Erstwhile royals have a grouse: SC ignored objections on Padmaavat content
The erstwhile royal family of Mewar has said that Supreme Court has also ignored the questionable procedure adopted by the CBFC to clear the filmjaipur Updated: Jan 18, 2018 22:50 IST
The erstwhile royal family of Mewar has said that while the Supreme Court has clarified that the Central Board of Film Certification (CBFC) has the authority to decide which film is to be released, “it has ignored the objections regarding the contents of the film and the questionable procedure adopted by the CBFC.”
A letter released by Vishvaraj Singh of Udaipur and his sister Baijiraj Trivikrama Kumari Jamwal stated, “Proceedings regarding the film have reportedly already been filed in courts of Rajasthan, Allahabad and in Lucknow. Can the SC ignore such proceedings and hear the matter or should it amalgamate all cases related to the film and hear them together? Secondly, the film makers state the movie is fiction based on the poem ‘Padmavat’ but does freedom of expression include the permission to make a fictitious story that uses and commercially exploits the names of real persons who have led heroic lives, places and events?”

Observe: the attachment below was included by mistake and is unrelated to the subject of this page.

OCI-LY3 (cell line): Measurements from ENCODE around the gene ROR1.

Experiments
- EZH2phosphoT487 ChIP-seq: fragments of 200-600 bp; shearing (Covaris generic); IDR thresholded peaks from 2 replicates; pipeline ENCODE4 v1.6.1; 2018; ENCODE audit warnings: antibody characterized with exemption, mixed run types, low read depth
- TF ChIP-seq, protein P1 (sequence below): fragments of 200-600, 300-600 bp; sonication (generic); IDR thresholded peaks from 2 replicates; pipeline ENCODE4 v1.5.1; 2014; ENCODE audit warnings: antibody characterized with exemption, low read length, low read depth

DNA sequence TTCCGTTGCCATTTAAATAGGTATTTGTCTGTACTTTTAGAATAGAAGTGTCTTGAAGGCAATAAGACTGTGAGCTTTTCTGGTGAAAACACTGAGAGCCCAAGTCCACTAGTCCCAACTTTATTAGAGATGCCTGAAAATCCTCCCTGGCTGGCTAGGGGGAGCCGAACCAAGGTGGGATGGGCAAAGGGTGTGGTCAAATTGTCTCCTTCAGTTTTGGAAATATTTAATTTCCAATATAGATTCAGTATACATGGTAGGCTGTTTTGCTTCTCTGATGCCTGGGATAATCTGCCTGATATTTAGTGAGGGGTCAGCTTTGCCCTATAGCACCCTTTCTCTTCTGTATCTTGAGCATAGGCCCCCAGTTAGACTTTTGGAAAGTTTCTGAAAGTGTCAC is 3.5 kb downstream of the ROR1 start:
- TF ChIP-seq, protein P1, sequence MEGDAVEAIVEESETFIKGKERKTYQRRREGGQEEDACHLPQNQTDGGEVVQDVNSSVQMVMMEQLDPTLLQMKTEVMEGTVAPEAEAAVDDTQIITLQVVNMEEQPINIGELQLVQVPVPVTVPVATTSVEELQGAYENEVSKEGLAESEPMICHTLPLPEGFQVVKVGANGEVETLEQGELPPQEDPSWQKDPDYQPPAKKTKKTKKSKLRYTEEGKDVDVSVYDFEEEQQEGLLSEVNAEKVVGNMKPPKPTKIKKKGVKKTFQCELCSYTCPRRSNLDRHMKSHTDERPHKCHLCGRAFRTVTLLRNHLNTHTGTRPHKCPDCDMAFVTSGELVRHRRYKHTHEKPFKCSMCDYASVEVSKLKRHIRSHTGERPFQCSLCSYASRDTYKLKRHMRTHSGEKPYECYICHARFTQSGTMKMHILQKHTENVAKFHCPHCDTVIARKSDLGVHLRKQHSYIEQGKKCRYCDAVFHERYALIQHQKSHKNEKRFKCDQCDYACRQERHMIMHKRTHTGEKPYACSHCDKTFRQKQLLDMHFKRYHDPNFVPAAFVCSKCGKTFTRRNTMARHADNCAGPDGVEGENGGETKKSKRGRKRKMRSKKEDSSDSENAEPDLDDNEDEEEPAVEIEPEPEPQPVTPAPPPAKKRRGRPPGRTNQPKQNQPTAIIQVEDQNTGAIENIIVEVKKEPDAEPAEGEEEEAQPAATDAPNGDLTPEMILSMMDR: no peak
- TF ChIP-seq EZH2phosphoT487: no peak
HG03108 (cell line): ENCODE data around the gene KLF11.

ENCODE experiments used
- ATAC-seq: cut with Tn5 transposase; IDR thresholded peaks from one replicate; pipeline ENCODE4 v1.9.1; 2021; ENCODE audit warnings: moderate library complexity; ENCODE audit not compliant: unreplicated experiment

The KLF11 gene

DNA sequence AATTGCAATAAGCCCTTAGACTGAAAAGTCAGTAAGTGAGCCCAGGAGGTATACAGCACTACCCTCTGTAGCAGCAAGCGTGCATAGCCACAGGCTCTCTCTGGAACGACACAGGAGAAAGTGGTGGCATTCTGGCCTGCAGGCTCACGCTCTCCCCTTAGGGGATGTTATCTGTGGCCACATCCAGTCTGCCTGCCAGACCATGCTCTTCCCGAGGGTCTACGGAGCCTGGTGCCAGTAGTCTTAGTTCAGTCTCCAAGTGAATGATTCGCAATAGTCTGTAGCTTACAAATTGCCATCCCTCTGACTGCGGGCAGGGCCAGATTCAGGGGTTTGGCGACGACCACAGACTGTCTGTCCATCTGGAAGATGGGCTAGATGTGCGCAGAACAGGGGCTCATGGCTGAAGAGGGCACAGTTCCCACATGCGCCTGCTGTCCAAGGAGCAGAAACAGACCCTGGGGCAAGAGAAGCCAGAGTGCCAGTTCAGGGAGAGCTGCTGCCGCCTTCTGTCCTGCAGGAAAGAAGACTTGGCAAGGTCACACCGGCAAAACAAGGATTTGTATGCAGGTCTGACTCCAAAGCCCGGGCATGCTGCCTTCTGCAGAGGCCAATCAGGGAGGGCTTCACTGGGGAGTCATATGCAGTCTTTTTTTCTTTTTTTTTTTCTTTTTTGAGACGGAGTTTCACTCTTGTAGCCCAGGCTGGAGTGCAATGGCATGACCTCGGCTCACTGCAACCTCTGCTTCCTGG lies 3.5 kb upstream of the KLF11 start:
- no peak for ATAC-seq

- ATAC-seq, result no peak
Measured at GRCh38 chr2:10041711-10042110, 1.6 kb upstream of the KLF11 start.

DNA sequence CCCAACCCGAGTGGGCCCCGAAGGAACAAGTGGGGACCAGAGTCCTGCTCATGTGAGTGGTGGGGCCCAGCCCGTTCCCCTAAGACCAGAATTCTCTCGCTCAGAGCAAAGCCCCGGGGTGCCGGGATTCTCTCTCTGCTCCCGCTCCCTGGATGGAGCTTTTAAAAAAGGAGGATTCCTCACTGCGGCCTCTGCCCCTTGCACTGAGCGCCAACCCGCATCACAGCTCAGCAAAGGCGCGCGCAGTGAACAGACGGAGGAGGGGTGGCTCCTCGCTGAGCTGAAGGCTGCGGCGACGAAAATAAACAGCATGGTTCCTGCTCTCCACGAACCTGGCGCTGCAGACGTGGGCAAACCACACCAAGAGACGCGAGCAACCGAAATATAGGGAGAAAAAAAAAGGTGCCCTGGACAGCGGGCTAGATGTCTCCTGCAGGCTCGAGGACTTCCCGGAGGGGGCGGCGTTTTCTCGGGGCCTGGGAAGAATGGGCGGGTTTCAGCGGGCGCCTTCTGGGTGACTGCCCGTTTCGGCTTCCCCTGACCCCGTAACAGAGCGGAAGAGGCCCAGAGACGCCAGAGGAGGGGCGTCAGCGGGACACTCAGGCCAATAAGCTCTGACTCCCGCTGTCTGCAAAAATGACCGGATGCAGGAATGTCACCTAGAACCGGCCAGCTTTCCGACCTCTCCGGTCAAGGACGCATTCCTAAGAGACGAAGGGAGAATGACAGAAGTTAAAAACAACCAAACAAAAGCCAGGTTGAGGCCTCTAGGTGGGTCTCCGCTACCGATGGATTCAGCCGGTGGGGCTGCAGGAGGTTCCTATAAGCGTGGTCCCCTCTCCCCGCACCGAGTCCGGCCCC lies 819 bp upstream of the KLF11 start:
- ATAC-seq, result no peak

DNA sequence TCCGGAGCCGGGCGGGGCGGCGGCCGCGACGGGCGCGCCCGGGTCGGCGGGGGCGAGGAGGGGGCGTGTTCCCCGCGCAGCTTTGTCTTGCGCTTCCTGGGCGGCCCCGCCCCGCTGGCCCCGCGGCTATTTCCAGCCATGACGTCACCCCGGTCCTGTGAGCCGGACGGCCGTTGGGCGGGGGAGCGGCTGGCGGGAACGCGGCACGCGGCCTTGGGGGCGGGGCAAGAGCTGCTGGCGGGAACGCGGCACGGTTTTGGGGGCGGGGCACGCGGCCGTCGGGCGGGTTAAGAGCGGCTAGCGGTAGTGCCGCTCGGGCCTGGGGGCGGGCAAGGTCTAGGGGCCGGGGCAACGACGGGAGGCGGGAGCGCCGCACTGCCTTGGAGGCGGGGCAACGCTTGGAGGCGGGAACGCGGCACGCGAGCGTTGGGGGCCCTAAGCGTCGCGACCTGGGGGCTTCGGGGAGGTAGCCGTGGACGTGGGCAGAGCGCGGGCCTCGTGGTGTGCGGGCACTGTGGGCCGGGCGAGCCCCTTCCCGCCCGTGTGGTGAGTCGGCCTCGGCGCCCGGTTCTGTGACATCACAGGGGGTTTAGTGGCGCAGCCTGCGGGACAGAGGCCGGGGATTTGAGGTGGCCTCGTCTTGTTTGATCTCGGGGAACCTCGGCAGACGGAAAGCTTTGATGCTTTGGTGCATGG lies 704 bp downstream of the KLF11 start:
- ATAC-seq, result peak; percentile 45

The letter further states that “the movie has consistently been promoted as a historical film and the names of Maharani Padmini, Maharawal Ratan Singh, and Allauddin Khilji used in such promotions. These are all persons who existed in our history.”
The letter states that it was only in the last few weeks when claims of historical accuracy were questioned that the filmmakers stated that the film is a work of fiction and draws from the Sufi poet Malik Mohammed Jayasi’s poem Padmavat.
“Misleading the public and the intention to commercially exploit the names and reputation of historical personages is apparent. Court proceedings regarding the film were in progress in Lucknow for which the chairman of the CBFC, Prasoon Joshi has reportedly received notices of contempt. He has ignored court proceedings but has found the time to certify the film,” the letter states.
“Also, the Sufi poem ‘Padmavat’ was for limited circulation and not released commercially by Jayasi. Have the filmmakers taken the permission of the descendants of the family of Ratan Singh, Padmini and those of Jayasi and Khilji (if present) to commercially exploit these historical personages and the poem,” the letter states.
Perhaps the limited scope of the judgment was the reason why it was delivered in just a day, concludes the letter.